We get lots of inquiries from psychology students and professionals looking to volunteer abroad, eager to put the skills they’ve learned in the classroom to work. They make the choice to volunteer at different times in their educational or professional journey, with different experiences and different goals in mind. Each of these volunteers brings attributes from their unique backgrounds that make them great fits for Vocational Impact.
Recently, we had the pleasure of working with a psychology volunteer, Lucy. Lucy is a psychology student at the University of Leeds and volunteered with us at Operation Bobbi Bear in South Africa for three weeks. She chose to study psychology because she believes “it enables [her] to be more aware of social and individual issues that [she] hopes to work towards helping within a career in psychology”. When speaking about her time at school, she told us “I think during my time studying, I have become sensitive to the different needs of people I encounter every day and tend to respond appropriately in these circumstances”. She was excited to volunteer to gain hands-on experience with what she learned in her psychology courses.
In addition to her coursework, Lucy has other volunteer experience. In the past, she worked with Nightline, which she described to us as “a confidential, anonymous, non-directive or advisory services which trains you in issues surrounding information requests on anything ranging from a lost student card to counselling services and sources of support for survivors of sexual or domestic abuse”. She also volunteered with the Sign Language Society, helping people communicate and express themselves effectively.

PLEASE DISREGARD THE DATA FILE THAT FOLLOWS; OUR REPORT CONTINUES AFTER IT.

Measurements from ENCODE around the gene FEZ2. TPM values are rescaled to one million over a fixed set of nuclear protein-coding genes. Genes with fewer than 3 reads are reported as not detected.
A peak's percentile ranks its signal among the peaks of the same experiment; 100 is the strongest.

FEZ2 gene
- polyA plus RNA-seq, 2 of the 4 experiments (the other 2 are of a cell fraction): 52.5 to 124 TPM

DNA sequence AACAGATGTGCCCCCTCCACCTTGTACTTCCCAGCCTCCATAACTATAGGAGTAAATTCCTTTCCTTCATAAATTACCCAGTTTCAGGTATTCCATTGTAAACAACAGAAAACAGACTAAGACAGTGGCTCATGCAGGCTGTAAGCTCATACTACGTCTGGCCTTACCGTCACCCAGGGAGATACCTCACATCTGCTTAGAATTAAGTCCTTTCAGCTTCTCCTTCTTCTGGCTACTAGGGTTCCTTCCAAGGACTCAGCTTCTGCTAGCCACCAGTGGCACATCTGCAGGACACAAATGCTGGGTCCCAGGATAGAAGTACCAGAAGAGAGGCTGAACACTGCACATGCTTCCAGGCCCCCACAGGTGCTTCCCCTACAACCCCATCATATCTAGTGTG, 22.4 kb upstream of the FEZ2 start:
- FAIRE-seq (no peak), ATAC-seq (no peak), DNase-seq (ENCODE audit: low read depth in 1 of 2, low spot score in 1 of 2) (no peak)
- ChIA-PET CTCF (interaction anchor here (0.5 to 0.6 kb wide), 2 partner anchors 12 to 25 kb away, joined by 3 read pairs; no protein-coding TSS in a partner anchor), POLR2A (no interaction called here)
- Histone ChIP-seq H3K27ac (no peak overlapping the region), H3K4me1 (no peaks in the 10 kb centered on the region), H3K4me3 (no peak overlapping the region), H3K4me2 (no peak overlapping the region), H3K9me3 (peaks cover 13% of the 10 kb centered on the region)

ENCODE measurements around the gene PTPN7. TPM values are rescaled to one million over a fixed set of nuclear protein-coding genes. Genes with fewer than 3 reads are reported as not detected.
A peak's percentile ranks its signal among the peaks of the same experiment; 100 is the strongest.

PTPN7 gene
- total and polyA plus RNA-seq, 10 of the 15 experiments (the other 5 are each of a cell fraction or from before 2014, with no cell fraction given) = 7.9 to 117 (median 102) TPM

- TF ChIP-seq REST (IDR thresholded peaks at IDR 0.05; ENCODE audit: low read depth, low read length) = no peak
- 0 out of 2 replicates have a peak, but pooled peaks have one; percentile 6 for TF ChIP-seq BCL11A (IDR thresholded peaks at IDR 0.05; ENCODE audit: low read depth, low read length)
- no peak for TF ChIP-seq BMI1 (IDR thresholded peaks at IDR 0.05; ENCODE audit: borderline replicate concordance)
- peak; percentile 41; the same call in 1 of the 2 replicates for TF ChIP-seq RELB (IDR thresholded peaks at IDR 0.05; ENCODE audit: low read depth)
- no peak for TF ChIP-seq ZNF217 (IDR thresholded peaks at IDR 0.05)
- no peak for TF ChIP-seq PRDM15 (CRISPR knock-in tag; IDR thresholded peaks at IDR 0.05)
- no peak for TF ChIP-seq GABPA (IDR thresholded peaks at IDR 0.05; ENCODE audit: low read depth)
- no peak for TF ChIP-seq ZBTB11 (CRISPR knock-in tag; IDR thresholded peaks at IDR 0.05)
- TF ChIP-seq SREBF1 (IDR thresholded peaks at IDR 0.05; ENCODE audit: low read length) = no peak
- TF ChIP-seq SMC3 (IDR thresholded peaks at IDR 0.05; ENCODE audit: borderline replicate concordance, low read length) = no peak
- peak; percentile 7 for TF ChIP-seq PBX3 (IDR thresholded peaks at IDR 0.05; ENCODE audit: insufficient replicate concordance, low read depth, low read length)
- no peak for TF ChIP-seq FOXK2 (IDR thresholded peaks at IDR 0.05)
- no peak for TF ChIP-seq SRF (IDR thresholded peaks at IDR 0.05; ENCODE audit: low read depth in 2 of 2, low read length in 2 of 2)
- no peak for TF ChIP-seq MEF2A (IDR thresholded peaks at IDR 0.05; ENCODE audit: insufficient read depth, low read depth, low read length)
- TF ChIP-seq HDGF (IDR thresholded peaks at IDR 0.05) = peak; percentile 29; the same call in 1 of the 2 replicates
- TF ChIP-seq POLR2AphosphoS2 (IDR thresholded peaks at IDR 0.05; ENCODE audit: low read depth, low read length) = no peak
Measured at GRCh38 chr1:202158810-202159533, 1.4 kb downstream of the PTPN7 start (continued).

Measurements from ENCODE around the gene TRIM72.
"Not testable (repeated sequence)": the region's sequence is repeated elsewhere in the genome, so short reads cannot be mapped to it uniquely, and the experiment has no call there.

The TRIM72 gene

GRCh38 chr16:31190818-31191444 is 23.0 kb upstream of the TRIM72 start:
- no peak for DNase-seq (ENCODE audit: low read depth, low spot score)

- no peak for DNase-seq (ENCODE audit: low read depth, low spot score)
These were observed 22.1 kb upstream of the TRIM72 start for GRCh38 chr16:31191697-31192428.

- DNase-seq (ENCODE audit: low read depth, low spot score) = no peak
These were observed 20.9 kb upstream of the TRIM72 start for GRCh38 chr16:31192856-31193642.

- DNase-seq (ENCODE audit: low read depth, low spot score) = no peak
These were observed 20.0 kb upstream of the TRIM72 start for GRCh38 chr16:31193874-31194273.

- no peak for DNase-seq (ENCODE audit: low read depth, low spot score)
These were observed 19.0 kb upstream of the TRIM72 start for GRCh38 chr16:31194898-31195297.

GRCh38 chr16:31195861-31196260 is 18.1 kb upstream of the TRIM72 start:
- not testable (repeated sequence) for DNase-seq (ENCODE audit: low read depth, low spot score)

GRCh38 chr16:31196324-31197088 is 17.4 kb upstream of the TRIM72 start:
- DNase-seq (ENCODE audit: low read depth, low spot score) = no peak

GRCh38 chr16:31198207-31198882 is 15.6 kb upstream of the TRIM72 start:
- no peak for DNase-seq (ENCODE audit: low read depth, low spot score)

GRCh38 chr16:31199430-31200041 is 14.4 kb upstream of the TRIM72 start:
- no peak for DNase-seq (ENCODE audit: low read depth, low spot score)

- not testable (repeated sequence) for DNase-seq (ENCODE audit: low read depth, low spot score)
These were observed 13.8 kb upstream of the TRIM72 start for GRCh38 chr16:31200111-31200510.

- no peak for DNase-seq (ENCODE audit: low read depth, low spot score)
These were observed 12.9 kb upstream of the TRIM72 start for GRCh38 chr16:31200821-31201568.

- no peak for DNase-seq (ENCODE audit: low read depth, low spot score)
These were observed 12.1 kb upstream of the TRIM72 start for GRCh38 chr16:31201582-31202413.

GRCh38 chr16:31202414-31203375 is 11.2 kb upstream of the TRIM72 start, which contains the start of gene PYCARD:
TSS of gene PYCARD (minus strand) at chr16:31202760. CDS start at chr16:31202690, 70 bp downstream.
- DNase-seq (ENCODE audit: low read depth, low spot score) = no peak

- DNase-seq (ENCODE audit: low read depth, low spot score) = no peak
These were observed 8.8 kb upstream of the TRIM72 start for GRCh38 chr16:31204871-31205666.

Before leaving to volunteer, Lucy told us a bit about what she hoped to get out of the experience. She told us she hoped to push herself out of her comfort zone and apply the skills she already has to real world situations while also developing new skills. She expected to be challenged to have to adapt quickly to critical situations and learn to work effectively in difficult situations. Overall, she was looking forward to the opportunity to develop as a psychologist and explore a new culture. We thought with her passion, drive, and experience made her a phenomenal candidate to volunteer with Bobbi Bear. So, we set her up and sent her on her way! Check back in with us soon to hear how Lucy’s experience in South Africa turned out!